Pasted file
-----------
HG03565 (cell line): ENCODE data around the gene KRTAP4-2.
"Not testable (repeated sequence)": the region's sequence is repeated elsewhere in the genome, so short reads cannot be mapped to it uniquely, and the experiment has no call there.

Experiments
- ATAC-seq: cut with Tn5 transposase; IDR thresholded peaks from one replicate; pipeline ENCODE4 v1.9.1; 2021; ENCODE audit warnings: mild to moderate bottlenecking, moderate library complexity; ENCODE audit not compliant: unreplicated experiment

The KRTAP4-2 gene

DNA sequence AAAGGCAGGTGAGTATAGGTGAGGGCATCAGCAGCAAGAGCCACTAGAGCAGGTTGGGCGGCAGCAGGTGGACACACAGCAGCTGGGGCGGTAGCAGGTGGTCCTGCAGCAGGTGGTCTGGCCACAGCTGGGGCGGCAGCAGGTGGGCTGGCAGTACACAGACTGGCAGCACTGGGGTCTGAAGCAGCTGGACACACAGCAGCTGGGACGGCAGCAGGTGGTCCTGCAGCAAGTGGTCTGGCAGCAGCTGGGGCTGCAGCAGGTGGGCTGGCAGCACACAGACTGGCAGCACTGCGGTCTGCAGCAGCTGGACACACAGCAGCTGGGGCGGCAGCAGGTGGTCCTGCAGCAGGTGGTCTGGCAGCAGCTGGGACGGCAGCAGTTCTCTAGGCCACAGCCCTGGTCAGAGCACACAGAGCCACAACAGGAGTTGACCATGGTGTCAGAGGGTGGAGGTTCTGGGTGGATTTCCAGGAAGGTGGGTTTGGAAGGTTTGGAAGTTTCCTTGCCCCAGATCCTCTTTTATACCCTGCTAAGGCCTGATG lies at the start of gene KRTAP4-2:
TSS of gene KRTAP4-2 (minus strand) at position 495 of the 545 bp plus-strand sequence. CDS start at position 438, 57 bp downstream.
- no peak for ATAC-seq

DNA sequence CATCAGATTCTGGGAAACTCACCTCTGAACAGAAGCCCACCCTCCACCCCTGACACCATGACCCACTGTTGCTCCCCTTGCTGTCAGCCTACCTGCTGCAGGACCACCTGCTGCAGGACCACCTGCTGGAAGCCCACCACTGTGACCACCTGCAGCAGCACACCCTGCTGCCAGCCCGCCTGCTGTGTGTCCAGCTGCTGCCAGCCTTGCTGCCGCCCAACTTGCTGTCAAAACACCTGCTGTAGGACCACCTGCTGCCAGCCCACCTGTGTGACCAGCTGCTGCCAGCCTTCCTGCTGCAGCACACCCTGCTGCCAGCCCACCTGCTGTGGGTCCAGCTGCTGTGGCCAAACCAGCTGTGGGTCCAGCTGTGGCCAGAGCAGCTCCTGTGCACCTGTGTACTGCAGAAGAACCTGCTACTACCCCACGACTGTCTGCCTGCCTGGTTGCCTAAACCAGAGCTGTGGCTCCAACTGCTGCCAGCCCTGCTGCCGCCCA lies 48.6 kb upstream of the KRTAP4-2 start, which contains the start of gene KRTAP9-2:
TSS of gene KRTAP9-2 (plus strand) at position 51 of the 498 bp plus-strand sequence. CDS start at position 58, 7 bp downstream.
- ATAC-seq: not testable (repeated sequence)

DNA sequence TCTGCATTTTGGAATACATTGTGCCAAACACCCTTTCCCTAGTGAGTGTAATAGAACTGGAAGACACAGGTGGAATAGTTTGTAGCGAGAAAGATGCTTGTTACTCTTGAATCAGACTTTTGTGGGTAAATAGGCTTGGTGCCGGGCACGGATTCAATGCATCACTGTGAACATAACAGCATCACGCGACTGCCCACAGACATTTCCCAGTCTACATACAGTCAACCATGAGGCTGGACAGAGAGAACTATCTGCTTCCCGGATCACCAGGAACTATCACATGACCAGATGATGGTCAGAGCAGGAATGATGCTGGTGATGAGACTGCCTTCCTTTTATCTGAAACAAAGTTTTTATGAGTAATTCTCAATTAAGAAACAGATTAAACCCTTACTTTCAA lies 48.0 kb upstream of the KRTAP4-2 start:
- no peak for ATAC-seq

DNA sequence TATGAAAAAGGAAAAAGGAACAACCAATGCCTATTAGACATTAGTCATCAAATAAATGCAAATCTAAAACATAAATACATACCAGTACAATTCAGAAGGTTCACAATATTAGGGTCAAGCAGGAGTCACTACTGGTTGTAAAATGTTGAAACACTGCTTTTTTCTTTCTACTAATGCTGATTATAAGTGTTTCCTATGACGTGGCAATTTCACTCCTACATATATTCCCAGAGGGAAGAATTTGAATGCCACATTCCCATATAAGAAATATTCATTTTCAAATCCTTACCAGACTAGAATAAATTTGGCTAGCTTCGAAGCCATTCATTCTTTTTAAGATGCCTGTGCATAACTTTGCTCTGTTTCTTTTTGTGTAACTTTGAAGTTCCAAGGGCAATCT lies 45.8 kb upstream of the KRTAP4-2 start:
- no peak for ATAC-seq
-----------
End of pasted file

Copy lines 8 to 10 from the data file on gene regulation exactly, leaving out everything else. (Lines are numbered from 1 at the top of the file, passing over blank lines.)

- no peak for ATAC-seq

DNA sequence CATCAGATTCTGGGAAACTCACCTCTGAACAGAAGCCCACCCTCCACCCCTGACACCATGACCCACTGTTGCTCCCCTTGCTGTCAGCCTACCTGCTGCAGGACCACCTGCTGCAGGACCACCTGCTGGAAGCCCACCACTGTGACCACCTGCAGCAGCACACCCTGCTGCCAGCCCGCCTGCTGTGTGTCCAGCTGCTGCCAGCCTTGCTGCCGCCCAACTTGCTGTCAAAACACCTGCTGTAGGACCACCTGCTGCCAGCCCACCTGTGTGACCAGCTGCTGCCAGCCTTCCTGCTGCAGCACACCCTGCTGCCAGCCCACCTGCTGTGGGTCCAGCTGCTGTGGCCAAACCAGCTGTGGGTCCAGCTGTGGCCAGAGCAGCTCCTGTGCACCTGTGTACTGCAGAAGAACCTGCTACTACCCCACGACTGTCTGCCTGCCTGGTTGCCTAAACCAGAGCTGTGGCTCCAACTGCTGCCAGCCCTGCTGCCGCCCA lies 48.6 kb upstream of the KRTAP4-2 start, which contains the start of gene KRTAP9-2:
TSS of gene KRTAP9-2 (plus strand) at position 51 of the 498 bp plus-strand sequence. CDS start at position 58, 7 bp downstream.